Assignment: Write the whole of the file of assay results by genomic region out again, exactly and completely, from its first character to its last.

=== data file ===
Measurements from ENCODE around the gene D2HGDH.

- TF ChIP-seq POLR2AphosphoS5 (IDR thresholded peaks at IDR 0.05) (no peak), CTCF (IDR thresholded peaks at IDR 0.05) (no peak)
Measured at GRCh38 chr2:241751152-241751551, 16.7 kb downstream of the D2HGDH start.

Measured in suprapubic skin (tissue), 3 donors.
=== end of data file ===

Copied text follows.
Measurements from ENCODE around the gene D2HGDH.

- TF ChIP-seq POLR2AphosphoS5 (IDR thresholded peaks at IDR 0.05) (no peak), CTCF (IDR thresholded peaks at IDR 0.05) (no peak)
Measured at GRCh38 chr2:241751152-241751551, 16.7 kb downstream of the D2HGDH start.

Measured in suprapubic skin (tissue), 3 donors.